As usual, Santa’s workshop has been very busy for the past few months. These are a few of the things I made for Christmas this year.
It pays to have friends who are insanely talented. Case in point… I took a picture at this years DragonCon that I was really pleased with. The lighting hit just right and I got a great shot. My only problem was a few stray people in the shot. I posted it on FaceBook with a lament that I wish I could get rid of the people.
Enter the insanely talented Amanda McKenzie. She performed some kind of crazy magic and removed all of the people. Mad Skillz… She has them. Also possibly some kind of Dorian Grey thing going on…
What is it about vinyl? Skips and defects don’t seem to matter the way they did when CD’s first came out. CD’s were so amazing for the clarity, but I hated the smaller package. Not enough room for art, not the same physical experience. I could overlook it because a lot of my vinyl had been worn to a frazzle. Bad needles, multiple moves and play after play after play. There were days I could have sworn I was born in a set of headphones. The ability to disappear inside of music, not passively absorb it, not use it as background, but actually listen.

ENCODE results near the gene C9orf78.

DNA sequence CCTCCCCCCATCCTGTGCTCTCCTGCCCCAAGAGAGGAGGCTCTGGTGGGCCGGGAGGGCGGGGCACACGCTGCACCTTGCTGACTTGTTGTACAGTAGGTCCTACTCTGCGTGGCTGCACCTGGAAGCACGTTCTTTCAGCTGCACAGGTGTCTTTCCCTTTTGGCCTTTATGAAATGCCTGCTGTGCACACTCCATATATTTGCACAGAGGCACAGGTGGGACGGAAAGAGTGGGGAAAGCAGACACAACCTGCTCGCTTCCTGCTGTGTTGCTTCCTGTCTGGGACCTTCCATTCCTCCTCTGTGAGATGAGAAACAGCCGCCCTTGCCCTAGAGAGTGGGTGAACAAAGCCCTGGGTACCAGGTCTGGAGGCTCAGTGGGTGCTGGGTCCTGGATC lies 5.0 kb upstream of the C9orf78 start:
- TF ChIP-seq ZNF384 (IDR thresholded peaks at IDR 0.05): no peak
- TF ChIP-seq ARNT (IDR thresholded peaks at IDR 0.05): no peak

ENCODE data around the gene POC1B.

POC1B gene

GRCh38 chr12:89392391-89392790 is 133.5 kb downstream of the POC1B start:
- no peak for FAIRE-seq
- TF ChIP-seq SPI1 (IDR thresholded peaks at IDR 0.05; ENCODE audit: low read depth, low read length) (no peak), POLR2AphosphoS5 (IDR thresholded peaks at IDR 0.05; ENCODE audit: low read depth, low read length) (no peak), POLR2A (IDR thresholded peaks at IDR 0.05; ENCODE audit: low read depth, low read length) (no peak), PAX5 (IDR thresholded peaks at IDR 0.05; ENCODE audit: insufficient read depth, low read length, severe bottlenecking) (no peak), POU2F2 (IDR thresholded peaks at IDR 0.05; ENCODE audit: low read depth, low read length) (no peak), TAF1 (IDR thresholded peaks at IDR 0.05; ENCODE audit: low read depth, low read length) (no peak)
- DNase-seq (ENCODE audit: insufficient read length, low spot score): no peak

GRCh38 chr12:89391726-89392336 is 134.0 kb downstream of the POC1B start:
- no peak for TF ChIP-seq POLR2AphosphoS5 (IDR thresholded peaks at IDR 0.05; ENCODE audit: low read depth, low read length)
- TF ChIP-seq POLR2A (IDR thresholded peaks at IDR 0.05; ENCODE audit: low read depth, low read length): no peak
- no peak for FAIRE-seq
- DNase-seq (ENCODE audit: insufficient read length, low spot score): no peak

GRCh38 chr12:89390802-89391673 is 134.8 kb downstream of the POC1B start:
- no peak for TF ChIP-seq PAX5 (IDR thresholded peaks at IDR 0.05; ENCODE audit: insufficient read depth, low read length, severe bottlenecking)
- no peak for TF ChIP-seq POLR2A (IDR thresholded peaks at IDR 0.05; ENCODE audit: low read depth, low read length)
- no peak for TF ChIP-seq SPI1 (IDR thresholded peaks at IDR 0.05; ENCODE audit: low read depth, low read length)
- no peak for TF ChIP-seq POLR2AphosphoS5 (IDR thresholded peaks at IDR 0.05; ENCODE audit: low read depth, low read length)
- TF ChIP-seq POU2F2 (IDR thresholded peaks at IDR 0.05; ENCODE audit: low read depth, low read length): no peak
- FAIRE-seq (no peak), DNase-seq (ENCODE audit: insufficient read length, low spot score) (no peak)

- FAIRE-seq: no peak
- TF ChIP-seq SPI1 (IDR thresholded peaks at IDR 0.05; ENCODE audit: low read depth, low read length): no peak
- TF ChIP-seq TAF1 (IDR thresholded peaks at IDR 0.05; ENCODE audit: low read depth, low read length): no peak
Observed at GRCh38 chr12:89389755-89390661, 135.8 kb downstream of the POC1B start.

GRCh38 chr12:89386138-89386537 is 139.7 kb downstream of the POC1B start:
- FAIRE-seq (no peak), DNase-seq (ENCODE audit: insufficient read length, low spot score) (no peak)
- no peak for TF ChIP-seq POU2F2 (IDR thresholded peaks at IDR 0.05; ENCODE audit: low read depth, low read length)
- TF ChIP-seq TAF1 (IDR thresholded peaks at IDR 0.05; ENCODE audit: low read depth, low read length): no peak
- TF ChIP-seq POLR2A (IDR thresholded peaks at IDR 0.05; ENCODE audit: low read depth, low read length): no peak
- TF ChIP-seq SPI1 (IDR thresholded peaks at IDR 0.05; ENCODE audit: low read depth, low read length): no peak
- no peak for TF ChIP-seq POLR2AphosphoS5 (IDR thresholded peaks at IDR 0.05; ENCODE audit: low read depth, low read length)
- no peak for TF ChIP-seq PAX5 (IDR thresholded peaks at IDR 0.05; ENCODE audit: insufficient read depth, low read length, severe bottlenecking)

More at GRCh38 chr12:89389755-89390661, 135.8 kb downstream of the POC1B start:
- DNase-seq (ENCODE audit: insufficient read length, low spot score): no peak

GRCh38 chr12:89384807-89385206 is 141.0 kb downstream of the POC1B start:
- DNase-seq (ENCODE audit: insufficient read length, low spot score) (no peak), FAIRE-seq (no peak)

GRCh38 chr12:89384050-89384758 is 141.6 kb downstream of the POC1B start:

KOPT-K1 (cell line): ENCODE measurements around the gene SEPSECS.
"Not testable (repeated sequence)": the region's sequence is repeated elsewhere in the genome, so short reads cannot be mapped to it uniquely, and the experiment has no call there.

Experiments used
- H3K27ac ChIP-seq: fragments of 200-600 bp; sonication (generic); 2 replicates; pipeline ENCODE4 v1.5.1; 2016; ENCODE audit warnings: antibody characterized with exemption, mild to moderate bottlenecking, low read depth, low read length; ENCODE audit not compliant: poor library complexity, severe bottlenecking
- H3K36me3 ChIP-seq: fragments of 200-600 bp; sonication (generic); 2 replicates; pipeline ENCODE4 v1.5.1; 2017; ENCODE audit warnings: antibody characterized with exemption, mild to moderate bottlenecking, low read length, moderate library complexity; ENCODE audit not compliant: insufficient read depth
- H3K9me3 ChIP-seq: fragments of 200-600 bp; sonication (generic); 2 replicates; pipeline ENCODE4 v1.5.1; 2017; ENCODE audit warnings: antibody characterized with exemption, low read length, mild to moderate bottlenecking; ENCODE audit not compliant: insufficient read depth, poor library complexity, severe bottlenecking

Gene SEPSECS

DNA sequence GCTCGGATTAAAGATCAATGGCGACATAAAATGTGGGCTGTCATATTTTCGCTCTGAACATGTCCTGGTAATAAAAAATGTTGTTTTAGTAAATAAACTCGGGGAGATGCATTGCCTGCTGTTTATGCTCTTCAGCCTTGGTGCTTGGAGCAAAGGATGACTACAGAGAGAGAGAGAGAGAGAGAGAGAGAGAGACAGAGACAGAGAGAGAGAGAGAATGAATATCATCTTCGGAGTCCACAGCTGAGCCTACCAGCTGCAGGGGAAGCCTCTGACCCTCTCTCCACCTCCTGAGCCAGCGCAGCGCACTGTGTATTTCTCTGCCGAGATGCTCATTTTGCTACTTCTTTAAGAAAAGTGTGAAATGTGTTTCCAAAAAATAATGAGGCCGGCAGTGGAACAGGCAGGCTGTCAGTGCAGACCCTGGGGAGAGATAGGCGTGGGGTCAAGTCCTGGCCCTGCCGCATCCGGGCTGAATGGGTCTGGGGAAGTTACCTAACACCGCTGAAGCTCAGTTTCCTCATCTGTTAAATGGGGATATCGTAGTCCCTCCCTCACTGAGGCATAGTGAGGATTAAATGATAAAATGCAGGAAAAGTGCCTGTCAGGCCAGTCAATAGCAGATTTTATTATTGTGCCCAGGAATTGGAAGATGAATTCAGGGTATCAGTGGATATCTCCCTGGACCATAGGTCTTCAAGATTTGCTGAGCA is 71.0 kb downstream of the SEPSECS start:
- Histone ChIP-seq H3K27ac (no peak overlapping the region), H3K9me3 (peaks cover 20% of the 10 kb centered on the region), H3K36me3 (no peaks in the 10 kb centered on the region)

I restarted an old habit these past few weeks. Vinyl records.
Anyone who knows me, knows that I already have about 1000 vinyl albums. I got out of the habit when CD’s got big (about 500 of those) and I dropped CDs for the most part when audio streaming went mainstream.
I have a Spotify account and a Pandora account, but increasingly music has become a background thing; something to listen to while doing other things.This is probably the way most people listen to music.
However, there was a time for me when music was the thing.
After the previous 2 months of crappy contractors, I had high hopes that things were going to be looking up. I decided to go back to Global Builders Restoration. They had put a roof on my house about 2 years ago and had done good work. They did good work once, they can do it again right?
Unfortunately, while I can say I found Global Builders Restoration to be in a class by themselves, it was the kind of class where the students eat quite a bit of paste and shouldn’t be given anything sharper than play-dough.